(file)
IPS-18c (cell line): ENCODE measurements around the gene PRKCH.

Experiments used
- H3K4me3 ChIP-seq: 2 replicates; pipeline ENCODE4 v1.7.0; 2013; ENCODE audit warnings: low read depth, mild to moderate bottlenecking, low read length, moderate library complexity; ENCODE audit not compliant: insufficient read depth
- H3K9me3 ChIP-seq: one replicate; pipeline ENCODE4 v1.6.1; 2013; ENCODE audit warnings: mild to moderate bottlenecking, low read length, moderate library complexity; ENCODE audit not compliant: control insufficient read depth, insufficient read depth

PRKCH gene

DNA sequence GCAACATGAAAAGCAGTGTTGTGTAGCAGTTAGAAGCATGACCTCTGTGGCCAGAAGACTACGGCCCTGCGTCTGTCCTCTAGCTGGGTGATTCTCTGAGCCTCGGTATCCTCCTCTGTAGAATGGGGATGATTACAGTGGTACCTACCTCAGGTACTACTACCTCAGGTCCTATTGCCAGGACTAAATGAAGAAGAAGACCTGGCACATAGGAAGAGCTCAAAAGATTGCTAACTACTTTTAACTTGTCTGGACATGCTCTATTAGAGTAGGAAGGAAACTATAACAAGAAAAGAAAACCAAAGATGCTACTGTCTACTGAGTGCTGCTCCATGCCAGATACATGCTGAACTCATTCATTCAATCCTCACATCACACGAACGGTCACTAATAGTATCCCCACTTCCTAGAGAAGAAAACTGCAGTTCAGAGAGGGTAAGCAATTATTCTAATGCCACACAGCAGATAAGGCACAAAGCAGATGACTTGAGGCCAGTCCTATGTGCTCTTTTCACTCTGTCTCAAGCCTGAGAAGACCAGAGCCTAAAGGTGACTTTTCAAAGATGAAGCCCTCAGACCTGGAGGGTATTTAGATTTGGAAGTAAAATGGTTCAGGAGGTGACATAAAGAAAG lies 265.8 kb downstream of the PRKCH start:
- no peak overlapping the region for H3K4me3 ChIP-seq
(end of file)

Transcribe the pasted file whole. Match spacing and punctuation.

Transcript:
IPS-18c (cell line): ENCODE measurements around the gene PRKCH.

Experiments used
- H3K4me3 ChIP-seq: 2 replicates; pipeline ENCODE4 v1.7.0; 2013; ENCODE audit warnings: low read depth, mild to moderate bottlenecking, low read length, moderate library complexity; ENCODE audit not compliant: insufficient read depth
- H3K9me3 ChIP-seq: one replicate; pipeline ENCODE4 v1.6.1; 2013; ENCODE audit warnings: mild to moderate bottlenecking, low read length, moderate library complexity; ENCODE audit not compliant: control insufficient read depth, insufficient read depth

PRKCH gene

DNA sequence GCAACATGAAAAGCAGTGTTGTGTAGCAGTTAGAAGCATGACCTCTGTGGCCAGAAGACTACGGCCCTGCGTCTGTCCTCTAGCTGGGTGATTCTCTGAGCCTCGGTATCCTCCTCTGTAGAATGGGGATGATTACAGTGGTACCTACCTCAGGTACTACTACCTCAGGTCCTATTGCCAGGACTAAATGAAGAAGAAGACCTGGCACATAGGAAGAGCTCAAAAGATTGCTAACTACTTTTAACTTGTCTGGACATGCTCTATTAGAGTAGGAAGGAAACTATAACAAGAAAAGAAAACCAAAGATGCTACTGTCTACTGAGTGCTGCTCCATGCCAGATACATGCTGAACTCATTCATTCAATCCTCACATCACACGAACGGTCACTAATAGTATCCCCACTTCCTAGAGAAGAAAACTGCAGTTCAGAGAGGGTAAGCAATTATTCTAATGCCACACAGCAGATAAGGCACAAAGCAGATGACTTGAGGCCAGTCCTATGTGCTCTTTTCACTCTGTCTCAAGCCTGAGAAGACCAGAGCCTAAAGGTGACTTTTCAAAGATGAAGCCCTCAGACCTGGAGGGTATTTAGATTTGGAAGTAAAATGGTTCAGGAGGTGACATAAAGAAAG lies 265.8 kb downstream of the PRKCH start:
- no peak overlapping the region for H3K4me3 ChIP-seq